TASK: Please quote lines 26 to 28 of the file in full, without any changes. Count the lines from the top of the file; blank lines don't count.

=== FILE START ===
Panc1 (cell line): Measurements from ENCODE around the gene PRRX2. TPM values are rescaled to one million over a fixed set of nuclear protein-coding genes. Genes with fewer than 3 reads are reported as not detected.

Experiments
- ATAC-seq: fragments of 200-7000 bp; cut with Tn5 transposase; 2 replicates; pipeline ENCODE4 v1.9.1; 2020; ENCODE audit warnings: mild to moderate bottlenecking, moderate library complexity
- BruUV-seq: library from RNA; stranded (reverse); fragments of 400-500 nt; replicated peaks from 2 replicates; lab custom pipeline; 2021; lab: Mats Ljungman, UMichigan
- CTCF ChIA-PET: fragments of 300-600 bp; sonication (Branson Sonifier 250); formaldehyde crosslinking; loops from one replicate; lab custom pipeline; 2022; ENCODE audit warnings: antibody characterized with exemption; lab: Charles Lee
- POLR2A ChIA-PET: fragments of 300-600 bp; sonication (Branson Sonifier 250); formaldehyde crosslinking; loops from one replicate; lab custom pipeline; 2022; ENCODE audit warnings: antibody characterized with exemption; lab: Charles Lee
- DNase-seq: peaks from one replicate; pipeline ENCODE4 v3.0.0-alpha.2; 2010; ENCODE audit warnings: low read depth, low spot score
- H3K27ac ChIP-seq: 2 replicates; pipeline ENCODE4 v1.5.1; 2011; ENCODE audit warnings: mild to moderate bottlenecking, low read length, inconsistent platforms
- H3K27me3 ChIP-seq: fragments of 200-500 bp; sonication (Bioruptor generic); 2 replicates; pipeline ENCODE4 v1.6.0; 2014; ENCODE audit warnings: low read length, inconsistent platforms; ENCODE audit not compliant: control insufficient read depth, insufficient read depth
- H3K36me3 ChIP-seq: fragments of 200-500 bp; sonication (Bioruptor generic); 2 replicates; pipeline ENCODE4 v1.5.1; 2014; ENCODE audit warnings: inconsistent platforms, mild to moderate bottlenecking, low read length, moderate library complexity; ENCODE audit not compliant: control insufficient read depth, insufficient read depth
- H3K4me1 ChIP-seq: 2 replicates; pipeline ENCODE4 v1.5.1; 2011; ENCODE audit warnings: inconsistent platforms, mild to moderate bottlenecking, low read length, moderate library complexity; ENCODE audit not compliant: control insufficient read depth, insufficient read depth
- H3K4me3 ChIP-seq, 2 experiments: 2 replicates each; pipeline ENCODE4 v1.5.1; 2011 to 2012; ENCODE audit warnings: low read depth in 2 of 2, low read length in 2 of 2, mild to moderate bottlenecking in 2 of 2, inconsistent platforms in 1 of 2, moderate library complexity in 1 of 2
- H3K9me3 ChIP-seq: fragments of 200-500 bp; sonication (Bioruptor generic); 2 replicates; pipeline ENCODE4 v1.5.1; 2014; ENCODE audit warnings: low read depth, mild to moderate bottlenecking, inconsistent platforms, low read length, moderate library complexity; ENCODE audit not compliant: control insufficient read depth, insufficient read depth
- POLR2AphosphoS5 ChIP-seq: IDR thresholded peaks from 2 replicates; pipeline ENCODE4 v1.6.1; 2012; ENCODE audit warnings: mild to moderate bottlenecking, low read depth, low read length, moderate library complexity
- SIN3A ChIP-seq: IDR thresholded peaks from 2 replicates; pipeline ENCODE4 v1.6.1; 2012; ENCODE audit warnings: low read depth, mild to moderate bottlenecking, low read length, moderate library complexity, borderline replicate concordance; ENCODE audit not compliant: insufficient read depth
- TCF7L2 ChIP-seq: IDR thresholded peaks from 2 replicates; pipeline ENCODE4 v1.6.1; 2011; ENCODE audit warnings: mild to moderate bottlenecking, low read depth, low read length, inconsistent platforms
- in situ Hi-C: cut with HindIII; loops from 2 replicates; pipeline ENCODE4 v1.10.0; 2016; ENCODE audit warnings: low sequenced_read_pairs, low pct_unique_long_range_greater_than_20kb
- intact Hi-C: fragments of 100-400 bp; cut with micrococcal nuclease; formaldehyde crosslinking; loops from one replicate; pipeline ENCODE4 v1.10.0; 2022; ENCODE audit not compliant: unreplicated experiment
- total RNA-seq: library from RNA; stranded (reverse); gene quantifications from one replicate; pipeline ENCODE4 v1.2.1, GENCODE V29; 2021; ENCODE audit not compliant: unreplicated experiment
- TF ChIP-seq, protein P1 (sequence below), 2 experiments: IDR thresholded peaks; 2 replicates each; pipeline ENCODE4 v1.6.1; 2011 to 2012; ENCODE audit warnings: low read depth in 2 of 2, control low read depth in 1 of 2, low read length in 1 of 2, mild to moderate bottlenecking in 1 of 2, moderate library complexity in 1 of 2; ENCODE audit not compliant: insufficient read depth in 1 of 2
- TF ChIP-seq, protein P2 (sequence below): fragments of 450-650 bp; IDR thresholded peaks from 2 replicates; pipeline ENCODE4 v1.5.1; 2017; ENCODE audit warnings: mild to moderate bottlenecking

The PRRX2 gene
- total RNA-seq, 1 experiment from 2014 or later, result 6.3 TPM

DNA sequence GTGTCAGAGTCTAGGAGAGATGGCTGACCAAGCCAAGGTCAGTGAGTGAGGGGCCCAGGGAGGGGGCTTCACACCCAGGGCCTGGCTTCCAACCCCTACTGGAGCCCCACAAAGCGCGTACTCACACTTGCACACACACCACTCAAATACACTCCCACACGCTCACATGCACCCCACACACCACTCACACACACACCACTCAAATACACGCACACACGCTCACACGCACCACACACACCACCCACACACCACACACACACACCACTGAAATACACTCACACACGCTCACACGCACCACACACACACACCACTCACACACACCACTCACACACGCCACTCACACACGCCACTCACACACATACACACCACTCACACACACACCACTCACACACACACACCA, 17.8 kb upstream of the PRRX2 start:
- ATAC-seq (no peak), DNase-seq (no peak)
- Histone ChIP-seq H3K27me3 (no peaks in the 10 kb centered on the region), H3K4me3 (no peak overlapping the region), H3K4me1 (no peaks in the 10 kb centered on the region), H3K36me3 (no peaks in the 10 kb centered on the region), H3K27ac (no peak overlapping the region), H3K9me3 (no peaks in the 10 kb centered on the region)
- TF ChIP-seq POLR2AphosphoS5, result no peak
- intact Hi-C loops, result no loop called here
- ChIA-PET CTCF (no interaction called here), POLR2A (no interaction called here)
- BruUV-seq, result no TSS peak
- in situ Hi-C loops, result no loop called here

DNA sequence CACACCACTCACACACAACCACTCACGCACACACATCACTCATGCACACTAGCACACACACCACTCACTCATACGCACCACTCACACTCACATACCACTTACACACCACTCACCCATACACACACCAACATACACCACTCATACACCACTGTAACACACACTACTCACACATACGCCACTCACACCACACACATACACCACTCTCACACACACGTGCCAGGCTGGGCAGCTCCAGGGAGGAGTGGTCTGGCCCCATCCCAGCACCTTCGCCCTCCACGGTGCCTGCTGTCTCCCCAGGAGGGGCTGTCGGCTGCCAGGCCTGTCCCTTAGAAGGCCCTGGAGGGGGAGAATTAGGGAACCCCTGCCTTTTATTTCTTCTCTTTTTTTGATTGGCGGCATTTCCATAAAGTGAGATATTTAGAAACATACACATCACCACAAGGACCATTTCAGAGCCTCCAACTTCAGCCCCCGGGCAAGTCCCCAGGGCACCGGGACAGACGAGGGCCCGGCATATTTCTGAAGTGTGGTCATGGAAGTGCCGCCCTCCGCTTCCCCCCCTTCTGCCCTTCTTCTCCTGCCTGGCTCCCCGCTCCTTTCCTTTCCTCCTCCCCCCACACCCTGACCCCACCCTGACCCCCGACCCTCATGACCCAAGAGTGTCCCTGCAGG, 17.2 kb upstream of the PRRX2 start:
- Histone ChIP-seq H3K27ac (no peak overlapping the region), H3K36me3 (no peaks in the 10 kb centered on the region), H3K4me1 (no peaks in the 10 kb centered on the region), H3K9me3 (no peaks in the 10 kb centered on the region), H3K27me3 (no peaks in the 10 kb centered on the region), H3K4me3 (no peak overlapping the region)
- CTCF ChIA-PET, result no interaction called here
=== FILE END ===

- Histone ChIP-seq H3K27me3 (no peaks in the 10 kb centered on the region), H3K4me3 (no peak overlapping the region), H3K4me1 (no peaks in the 10 kb centered on the region), H3K36me3 (no peaks in the 10 kb centered on the region), H3K27ac (no peak overlapping the region), H3K9me3 (no peaks in the 10 kb centered on the region)
- TF ChIP-seq POLR2AphosphoS5, result no peak
- intact Hi-C loops, result no loop called here